Rams defense displays potential, takes significant step forward against Arkansas

Jordan Fogal lines up a hit. Credit: Isaiah J. Downing, USA Today Sports.
Jordan Fogal lines up a hit. Credit: Isaiah J. Downing, USA Today Sports.

Potentially the most significant takeaway from what was a monumental, signature, come-from-behind victory over Arkansas was the performance of Colorado State’s defense.

After showing no signs of improvement through the first two games of the 2018 season, CSU’s defense displayed that it is capable of being an effective unit. It wasn’t just that the Rams lacked progression, it seemed as if the CSU’s defense may have even regressed from last season before the Arkansas game.

Through the first two games, Colorado State was allowing an average of 606.5 total yards per game. Against the Razorbacks, however, the Rams allowed only 437 yards.

The improvement in yardage allowed, and the fact that CSU surrendered 27 points to Arkansas after allowing 45 to Hawaii and 43 to Colorado reflect a step in the right direction.

“Those guys responded,” head coach Mike Bobo said after the biggest win in his tenure at Colorado State. “It gets tense down there….It gets firey and those guys answered the bell. They didn’t grow weary. They said, ‘We are going to come out and play good defense and do our job,’ and that’s what we did.”

Overall, CSU’s defense certainly improved. However, the Rams’ third down defense was the most encouraging aspect moving forward.

Arkansas simply found no solution in terms of converting on third down. The Razorbacks converted only 4-10 third down attempts in the first half. In the second half, CSU’s defense stood even taller on third down. In total, Arkansas went 5-15 on third down.

Statistically, CSU’s third down defense wasn’t exponentially better than it was in its first two games. However, the key point here is that, unlike against Hawaii or CU, the Rams’ defense came through on third down in crucial situations.

The most relevant instance of this came with 3:40 remaining in the game, after CSU had already erased an 18-point deficit to even the score at 27. Arkansas faced a third and three from its own 36 and desperately needed a conversion to halt the Rams’ rapidly increasing momentum.

The result was an Emmanuel Jones sack. The Razorbacks were forced to punt and the Rams went on to score the game winning touchdown shortly after.

That was one of many pivotal third down stands for CSU’s defense. On the drive before, Preston Williams cut the deficit to three with 11:07 remaining in the game, and then CSU’s defense came up clutch with a third down stop. Pressure on quarterback Cole Kelley forced him to throw the ball away on third and eight, quickly giving the Rams the ball back after a three-and-out.

Simply put, CSU’s third down defense played a major role in controlling the momentum of the game and significantly helped the Rams come out victorious.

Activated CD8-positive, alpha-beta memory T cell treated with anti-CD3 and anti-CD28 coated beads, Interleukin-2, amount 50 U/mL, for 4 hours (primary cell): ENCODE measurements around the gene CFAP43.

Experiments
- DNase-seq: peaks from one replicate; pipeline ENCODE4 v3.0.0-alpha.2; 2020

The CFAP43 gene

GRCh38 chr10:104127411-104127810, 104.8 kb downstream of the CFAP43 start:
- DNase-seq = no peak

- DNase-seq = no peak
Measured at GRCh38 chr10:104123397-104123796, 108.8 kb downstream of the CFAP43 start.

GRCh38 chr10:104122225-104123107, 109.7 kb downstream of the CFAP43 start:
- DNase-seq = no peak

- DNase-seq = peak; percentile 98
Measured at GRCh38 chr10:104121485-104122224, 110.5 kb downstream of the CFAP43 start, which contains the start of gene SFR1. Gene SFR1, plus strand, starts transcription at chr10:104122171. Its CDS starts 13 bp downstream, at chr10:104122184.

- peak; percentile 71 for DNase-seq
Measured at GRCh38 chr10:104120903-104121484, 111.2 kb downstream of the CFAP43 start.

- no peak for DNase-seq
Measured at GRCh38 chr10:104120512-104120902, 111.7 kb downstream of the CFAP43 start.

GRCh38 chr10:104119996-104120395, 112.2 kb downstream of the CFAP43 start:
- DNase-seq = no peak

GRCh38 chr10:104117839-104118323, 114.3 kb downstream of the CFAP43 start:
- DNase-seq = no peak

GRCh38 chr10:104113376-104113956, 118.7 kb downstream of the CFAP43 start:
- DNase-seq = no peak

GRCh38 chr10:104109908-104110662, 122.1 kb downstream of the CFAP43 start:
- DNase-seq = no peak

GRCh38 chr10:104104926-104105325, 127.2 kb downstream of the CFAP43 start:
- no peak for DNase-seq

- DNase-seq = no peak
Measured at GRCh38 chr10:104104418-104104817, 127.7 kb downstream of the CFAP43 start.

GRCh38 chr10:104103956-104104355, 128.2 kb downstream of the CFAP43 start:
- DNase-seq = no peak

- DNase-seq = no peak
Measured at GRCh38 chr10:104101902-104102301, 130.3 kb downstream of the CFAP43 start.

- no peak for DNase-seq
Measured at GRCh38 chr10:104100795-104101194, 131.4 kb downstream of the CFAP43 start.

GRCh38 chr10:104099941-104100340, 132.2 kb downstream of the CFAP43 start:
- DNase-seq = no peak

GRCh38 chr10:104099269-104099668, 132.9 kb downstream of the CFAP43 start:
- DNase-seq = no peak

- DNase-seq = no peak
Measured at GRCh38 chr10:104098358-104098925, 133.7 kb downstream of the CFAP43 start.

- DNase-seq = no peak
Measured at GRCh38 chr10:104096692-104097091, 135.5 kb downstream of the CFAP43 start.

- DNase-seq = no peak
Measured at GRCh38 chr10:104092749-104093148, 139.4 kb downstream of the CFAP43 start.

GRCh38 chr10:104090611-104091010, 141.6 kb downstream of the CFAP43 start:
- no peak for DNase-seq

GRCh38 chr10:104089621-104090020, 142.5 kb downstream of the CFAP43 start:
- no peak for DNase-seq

Turnovers were key as well. In fact, senior safety Jordan Fogal’s interception on the third play from scrimmage in the game truly set the tempo for CSU’s defense. This undoubtedly gave the unit much-needed confidence that it maintained for the rest of the game.

“It’s huge, especially with the offense we have,” Fogal said of his interception. “If you start out the game on defense and then you have points in the first two minutes of the game, that is huge.”

CSU’s other forced turnover was sophomore defensive end Emmanuel Jones’ interception, which was also key for Rams. Coincidentally, his came on third down as well, late in the first half. Jones tipped the ball up and managed to come down with it. CSU then found a way to wake its offense up and drive down the field for a field goal before halftime.

That leads us into key individual performances within the Rams’ defense. Jones deserves being the first one mentioned here. Besides his game-changing sack and interception, the sophomore had three solo tackles, two tackles for loss, and one quarterback hurry.

Jones provided the most impactful performance of his career. The defensive end seemed to never take his foot off the gas.

“The dude is a monster,” Fogal said of the defensive end. “If you watch him on film he’s just ragdolling tackles and tight ends. We see it everyday. But when he’s mentally locked in the sky’s the limit for him. He’s worked so hard and dealt with all of those injuries. It’s just great for him to have this moment on this stage against that opponent. But it’s just the start for him.”

Fogal, the sixth-year safety, was also an important contributor to the defensive success. Besides his early interception, Fogal provided lock-down coverage on a third and three to force a punt on the Razorbacks’ possession immediately after his interception. That is when it was truly evident that the Rams’ defense came to play.

“We know what we are capable of,” Fogal said. “I think during this week’s preparation we really exposed our true identity. We approached the game that way. Having film on our opponent for the first time this year really helped our confidence.”

Redshirt junior defensive back Braylin Scott supplied more evidence that he will be a difference-maker in the secondary. After missing the entire 2017 season, Scott set a single-game record with 10 total tackles against Hawaii two weeks ago. Scott matched that number against Arkansas last night.

CSU’s defense has reason to take pride in the role it played against Arkansas. However, it was only one game. Obviously, the goal is to maintain this level of play moving forward.

“Obviously tonight is going to give our guys confidence,” Bobo said. “But we have to continue to do the things we did this week to help us make those plays.”

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